Last Sunday in September 2009

Son went to catch a concert in Golden Gate Park. Free, and Jason Mraz was supposedly one of the performers.  Afterwards, the plan was for him to meet up with niece and have dinner at Max’s in South San Francisco.

Self is completely wiped out.  She’s lolling around, reading.  Hubby went to Safeway and came back with a whole lot of TV dinners, an enormous bunch of broccoli (“Only 99 cents!”) and a raspberry pudding cake (“$2.99!”)

After about an hour, the phone rang.  It was son.

He was in Golden Gate Park, in Sharon Meadow, and there was nothing there.  “Can you look for the event on the web and tell me where?” he asked.

Self checked, googling “Jason Mraz + Sept. 27”

“Jason Mraz is performing in the Read the rest of this entry »

Sometimes, Self Comes Across a Description

from Karen Fisher’s A Sudden Country, a historical novel about families on the Oregon Trail:

Apron, petticoats.  She stood and struggled, she tugged and hissed at her confining dress, remembering those Pawnee women, their unbound breasts beneath their tunics.  In a tiny pop of eyelets, she snaked free.  Bodice and tight sleeves, this hateful husk.

This book is not easy reading, dear blog readers, but self will keep at it, chiefly because occasionally one’s patience is rewarded with passages like the above.  Stay tuned.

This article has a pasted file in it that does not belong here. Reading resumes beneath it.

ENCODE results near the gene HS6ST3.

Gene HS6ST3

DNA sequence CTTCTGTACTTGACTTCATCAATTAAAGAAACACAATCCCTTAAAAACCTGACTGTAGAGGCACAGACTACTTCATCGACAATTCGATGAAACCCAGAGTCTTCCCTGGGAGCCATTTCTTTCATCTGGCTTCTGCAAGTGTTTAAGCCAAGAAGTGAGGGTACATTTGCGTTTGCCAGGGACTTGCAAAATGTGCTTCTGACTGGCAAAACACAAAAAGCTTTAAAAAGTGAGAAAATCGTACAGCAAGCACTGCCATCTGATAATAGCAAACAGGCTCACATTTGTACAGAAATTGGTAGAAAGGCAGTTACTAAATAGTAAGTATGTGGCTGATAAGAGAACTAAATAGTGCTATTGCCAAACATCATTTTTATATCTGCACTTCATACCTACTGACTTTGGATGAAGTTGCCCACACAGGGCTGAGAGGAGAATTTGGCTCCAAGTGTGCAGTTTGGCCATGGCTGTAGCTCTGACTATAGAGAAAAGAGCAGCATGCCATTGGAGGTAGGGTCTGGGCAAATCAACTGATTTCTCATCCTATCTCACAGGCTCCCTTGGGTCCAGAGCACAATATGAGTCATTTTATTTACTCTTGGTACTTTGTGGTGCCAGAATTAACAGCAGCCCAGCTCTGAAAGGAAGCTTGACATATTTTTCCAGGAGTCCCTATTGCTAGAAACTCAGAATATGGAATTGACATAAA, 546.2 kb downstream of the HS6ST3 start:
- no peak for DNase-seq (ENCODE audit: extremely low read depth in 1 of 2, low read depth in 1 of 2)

Ode to Cal Shakes: “A Midsummer Night’s Dream”

It was hot.  So hot that self felt she was sitting in a jeepney in the Philippines.  But she didn’t want to get up or miss even one minute of the Cal Shakes’ production of “A Midsummer Night’s Dream.” She loved every single moment: Young love, crossed purposes, magic potions, sexy Queens, a handsome Lysander (strumming a banjo —  and his voice was not bad, either), a feisty Hermia, a very hip Puck (bronze Coke-bottle shades, fur down both pants legs, bare chest, thank God he was buff), a hilarious Bottom, mood music, a rousing finale —  what more could one wish for?

In keeping with the setting, this production was like a family affair: Puck addressed the cell phone issue and segued right into his lines from the play.  Characters ran up and down the aisles, or looked directly at various audience members as they were speaking.  When The Players perform, in Act II, members of the cast were seated among the audience, shouting their comments.  It might have been like this at the Globe –?  This is what self loves so much about watching a Cal Shakes’ production:  There is a lot of extemporaneous and impromptu action.  Shakespeare isn’t “heavy,” like a classical tome.

DSCN1458

Plays are not really Read the rest of this entry »

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